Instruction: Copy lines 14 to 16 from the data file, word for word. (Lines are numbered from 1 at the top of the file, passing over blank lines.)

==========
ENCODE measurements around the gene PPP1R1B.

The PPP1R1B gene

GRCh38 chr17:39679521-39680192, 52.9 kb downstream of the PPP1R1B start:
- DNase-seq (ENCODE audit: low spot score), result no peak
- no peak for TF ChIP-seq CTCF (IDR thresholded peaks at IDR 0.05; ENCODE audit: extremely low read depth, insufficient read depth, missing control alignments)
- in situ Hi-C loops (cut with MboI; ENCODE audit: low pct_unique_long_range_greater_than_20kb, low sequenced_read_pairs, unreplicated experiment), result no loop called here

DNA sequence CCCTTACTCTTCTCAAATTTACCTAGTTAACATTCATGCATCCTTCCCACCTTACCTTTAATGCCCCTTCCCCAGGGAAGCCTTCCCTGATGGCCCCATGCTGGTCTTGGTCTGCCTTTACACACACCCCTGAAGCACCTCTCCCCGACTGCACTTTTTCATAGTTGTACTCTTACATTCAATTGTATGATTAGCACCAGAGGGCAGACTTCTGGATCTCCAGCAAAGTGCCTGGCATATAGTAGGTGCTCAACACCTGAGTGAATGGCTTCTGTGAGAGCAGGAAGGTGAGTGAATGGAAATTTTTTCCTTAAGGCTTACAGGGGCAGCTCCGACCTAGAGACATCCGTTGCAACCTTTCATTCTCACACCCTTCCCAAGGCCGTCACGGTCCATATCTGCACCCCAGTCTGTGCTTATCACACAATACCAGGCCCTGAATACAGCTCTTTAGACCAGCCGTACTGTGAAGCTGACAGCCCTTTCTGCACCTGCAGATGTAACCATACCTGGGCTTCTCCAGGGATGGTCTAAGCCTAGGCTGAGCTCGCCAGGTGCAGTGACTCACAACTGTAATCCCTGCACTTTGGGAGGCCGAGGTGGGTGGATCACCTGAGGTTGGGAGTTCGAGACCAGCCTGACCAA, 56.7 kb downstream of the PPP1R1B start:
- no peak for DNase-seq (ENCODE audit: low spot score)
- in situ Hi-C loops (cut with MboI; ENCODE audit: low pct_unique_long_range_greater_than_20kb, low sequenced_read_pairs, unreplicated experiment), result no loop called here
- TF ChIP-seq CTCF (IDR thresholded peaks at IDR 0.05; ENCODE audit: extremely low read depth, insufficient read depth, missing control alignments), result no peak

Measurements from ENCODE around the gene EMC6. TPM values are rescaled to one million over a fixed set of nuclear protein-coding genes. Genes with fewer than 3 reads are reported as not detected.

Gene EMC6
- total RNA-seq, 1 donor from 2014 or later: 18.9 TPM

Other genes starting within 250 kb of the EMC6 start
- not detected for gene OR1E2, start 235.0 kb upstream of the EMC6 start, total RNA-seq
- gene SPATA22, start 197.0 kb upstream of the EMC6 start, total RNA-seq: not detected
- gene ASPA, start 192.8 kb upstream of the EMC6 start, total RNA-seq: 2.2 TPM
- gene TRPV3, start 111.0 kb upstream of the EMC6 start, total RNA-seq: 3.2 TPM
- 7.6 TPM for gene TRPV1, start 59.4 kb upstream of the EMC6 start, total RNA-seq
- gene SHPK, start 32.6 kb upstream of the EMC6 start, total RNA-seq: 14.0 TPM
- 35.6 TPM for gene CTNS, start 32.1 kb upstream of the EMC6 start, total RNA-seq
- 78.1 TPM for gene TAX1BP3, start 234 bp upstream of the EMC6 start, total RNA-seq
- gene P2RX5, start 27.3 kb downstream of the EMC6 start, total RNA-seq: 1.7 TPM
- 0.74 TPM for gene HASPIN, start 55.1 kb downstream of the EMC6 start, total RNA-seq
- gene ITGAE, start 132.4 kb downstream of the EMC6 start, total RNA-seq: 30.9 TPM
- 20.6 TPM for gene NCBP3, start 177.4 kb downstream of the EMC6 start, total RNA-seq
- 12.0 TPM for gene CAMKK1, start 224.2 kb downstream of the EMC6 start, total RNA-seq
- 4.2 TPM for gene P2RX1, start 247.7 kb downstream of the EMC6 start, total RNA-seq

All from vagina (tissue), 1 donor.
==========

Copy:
Other genes starting within 250 kb of the EMC6 start
- not detected for gene OR1E2, start 235.0 kb upstream of the EMC6 start, total RNA-seq
- gene SPATA22, start 197.0 kb upstream of the EMC6 start, total RNA-seq: not detected